I’ve recently acquired some Suntour Superbe cranks (Record copies), and also run some Sugino Super Mighty’s (also Record copies).
I was having a close look at the Superbes to check for fatigue cracking at the arm-spider interface, as it’s a known problem on this style of crank, and saw what looks like a couple of crack initiations.
Given that many of us use vintage parts with unknown histories under heavy loads, in the interests of not ‘becoming unseated’ (also known as binning it), I plan to grab some ink & lacquer from work and test all my cranks/stems/bars. Depending on how much I can get, I’ll offer to test anyone else’s parts, as long as you can get them to me (cleaned!).
If you catch the crack early, you can either destroy the part, or remove it with a burr grinder to prevent further growth and subsequent failure. I’d bin handlebars, but probably try and save cranks with small crack-like indications.
Well not sure who you are having a go at, but Blakey is offering to help people and I’m just ssaying that not every thing old was well designed, take the attitude that they have with planes and inspect stuff that is known to break.
New stuff is not infalible, there is a reason that there was two redisgns of the Isis crank followed by a new style of crank coinnections, as engineer I can say that engineers stuff shit up (and lots of it is bigger than a crank) google: tacoma narrows bridge!
I completely agree, Engineers have no fucking idea (never trust a professional with a Uni degree, useless/unless), My experience has been, either use "used’ parts and expect failure or use new parts and have a piece of mind that ‘stuff could happen’.
Well, you could also use used parts that are tested and known to be good, or known to have flaws but are still fit for service (AS3788/API579 for the enginerds) with an acceptable safety margin at original stresses or at reduced stresses.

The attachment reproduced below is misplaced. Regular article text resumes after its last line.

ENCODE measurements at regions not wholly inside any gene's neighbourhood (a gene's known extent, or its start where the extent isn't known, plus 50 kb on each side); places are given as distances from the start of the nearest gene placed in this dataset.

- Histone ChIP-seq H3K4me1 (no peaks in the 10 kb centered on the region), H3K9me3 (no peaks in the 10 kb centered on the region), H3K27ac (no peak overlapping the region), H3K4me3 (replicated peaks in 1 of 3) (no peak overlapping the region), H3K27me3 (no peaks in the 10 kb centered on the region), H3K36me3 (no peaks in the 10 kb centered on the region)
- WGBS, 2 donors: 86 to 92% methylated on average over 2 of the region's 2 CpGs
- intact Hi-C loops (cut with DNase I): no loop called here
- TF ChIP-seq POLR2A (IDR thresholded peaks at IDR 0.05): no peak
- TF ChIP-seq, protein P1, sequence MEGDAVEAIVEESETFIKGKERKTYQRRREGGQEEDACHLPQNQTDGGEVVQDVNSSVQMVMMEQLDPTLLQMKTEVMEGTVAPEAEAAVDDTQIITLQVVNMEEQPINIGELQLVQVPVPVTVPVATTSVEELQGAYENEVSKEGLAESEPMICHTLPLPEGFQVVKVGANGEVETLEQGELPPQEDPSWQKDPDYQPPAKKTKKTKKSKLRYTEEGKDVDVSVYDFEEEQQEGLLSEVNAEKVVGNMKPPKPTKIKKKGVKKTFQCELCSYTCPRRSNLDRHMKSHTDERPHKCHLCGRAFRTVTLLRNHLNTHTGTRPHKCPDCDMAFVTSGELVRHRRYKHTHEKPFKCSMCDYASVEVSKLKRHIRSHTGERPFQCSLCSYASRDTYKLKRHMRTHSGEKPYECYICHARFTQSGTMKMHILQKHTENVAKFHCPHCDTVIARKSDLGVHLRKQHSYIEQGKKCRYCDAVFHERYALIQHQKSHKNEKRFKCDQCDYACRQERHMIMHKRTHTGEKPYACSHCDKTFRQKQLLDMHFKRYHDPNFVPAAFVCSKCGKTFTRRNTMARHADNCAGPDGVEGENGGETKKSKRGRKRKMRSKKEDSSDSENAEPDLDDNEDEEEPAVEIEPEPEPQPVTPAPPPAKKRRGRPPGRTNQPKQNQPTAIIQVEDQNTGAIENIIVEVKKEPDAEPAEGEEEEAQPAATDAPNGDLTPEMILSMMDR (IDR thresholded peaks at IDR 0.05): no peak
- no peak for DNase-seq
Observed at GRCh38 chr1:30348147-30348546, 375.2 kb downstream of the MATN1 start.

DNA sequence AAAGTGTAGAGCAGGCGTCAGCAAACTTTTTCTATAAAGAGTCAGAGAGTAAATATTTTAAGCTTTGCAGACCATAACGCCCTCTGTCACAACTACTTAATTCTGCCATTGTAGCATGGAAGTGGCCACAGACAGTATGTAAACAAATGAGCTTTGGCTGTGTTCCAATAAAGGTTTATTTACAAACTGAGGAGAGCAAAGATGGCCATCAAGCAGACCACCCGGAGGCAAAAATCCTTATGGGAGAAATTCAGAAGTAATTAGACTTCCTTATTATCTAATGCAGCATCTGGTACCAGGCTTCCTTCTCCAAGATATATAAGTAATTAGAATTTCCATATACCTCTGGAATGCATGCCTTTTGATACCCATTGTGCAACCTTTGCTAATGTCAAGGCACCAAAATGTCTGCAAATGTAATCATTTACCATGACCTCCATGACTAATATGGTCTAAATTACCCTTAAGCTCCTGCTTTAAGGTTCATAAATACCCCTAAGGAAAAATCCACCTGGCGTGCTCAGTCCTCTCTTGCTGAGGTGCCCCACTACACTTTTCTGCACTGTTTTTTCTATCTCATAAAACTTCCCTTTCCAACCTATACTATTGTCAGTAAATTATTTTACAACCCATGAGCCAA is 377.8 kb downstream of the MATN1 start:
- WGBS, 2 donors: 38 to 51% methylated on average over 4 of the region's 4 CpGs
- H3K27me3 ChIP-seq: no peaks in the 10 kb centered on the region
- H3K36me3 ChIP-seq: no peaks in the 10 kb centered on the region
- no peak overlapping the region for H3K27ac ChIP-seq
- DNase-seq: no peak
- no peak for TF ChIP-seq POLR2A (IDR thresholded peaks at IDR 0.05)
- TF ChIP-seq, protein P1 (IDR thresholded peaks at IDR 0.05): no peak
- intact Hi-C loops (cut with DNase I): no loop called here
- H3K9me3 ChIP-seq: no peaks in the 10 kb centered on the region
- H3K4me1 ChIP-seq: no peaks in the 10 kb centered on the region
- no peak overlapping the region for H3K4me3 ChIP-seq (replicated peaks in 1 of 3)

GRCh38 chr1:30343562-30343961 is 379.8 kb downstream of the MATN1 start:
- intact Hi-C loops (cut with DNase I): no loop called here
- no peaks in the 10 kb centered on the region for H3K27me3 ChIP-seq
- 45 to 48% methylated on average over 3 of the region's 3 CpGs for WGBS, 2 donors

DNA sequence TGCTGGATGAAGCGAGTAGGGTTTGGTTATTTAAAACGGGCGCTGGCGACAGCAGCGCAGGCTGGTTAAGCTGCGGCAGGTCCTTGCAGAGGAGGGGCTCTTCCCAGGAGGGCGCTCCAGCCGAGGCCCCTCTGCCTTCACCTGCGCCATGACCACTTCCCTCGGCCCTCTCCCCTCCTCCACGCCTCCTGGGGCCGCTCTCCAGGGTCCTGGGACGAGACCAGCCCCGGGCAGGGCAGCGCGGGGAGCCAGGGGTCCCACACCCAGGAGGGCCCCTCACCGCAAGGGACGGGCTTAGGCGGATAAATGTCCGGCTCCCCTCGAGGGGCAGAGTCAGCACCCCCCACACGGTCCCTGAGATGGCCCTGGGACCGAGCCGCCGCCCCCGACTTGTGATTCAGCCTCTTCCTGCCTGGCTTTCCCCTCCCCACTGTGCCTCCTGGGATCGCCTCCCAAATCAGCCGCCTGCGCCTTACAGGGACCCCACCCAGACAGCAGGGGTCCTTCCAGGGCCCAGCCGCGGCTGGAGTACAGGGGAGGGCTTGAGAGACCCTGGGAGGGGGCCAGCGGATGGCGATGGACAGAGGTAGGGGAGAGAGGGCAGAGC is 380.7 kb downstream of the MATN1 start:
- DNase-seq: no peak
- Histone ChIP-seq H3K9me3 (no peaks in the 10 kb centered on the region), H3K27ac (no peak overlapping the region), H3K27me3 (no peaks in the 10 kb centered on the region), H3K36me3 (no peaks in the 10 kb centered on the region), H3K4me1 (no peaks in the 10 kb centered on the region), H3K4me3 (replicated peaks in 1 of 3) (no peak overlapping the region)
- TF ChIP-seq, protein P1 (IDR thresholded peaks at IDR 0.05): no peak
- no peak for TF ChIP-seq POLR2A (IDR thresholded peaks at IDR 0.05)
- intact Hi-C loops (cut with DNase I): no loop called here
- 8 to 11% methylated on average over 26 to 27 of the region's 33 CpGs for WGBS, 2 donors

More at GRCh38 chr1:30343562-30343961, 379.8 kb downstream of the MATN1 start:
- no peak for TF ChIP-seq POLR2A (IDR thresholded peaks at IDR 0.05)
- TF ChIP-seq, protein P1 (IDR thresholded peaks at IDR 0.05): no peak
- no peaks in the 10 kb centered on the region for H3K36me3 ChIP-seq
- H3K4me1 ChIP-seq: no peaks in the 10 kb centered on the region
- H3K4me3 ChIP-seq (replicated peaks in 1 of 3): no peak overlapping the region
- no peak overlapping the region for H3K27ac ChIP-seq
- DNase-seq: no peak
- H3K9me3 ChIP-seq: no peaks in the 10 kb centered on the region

Which is more reliable, a 20 year old part that is put into service and then inspected every 12 months with a method that has a 95% probability of detection of >0.5mm cracks , or a new part put into service and never inspected?
There are a lot of old parts with unknown history (For Sale: Record Pista cranks, only ridden to church on Sundays) out there, and I’d wager that the majority of us here are using old bits too. It doesn’t hurt to have a look occasionally and lower your probability of failure.
Edit: ‘Ride it until it breaks’ is all well and good, but sudden crank/bars/stem failure is probably going to experience final fracture under a heavy load, which generally means high speed/acceleration, so the consequences are likely to be nasty.
PS: Engineers are useless, they don’t understand how things are really done, I know. But we’re the ones that have to put our signature on paper and take responsibility if it doesn’t work. :roll:
Is it time for engineers to bitch about managers now? You know, not giving us enough funding or expecting unrealistic outcomes?
This all get s pretty interesting, I think its a great idea to be able to inspect your own bits and pieces that are known to fail/crack from time to time, I guess the problem I have is that many bike shops already wont sell 2nd hand parts /bikes becasue they “dont know the history of the bike/ part” and therefore dont want to be responsible for any future failures.
So i guess my point is that this could be another measure that people (say on ebay/ other online forums) may use to prove that a product is structurally sound and give more reason for bike shops to just refuse to trade in any 2nd stuff as they wont be bothered to check each item, meaning that a lot of good sound stuff along gets chucked with the occasional suspect item.
Which can lead to people being channeled into buying a new bike (like the $59 dual suspension MTB landfill i saw at KMART last week seriously!) … getting of the topic I know… apologies for being long winded